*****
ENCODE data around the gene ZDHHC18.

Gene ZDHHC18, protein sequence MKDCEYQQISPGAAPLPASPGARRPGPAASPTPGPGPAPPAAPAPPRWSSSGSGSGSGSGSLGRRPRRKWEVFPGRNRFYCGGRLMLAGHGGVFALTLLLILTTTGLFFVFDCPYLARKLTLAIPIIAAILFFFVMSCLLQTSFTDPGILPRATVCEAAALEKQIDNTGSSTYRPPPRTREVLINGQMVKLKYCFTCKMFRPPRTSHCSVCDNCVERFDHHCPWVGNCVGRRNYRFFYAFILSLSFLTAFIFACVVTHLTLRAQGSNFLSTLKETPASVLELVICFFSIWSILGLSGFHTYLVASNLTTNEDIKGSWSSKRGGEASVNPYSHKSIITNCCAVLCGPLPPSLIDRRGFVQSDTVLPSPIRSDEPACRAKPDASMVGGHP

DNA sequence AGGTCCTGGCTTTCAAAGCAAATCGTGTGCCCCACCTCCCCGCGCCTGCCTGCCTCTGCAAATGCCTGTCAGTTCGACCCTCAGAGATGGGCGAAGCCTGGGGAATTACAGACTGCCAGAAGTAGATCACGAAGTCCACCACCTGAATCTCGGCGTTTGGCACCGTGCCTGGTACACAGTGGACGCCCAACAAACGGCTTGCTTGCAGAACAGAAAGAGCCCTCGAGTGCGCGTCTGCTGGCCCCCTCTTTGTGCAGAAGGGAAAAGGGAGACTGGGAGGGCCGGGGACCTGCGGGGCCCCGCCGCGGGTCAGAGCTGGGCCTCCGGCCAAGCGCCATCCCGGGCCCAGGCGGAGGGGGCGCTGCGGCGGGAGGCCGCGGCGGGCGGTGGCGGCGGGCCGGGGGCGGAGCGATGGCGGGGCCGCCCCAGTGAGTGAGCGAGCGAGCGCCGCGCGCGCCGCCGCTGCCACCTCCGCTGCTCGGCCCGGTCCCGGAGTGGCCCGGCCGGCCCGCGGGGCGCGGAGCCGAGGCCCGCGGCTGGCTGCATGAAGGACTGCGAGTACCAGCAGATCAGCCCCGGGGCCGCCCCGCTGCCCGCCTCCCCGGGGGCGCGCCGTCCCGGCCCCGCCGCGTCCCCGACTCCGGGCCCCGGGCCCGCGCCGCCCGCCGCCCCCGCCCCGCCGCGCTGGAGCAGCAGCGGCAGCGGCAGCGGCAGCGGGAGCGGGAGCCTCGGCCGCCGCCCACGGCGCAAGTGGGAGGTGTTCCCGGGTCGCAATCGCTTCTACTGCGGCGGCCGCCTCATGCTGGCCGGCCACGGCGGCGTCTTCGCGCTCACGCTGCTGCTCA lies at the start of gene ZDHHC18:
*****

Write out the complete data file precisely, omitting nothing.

ENCODE data around the gene ZDHHC18.

Gene ZDHHC18, protein sequence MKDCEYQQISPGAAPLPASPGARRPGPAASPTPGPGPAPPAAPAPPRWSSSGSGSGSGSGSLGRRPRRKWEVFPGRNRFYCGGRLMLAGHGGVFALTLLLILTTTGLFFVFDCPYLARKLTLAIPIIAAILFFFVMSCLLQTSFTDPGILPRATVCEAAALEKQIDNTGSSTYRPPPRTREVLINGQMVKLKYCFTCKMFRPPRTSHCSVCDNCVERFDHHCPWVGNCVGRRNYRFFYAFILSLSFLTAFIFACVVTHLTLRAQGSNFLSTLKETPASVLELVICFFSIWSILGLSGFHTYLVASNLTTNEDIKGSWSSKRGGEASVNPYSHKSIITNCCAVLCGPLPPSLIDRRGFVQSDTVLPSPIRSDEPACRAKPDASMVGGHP

DNA sequence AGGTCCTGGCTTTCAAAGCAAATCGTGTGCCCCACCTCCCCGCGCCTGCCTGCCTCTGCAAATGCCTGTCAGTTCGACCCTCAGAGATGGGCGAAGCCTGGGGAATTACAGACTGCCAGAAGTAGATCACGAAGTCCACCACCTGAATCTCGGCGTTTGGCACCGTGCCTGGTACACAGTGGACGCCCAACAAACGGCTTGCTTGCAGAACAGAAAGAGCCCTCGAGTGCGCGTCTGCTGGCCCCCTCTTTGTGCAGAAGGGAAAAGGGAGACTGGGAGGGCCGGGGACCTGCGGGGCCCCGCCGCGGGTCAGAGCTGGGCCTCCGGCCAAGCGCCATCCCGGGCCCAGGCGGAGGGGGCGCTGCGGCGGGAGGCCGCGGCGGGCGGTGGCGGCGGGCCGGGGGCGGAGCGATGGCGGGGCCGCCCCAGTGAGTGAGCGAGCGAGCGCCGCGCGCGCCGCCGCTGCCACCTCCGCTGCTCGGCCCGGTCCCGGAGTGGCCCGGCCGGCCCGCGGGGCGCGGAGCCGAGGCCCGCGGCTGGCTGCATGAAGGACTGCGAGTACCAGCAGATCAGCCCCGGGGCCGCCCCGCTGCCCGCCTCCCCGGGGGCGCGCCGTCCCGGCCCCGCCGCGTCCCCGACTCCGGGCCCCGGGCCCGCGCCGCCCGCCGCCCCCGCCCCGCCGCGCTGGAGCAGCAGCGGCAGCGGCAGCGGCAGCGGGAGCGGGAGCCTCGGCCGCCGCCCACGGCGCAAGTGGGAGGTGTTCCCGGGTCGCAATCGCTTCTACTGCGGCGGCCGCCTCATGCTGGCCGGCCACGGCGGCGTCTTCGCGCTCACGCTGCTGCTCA lies at the start of gene ZDHHC18: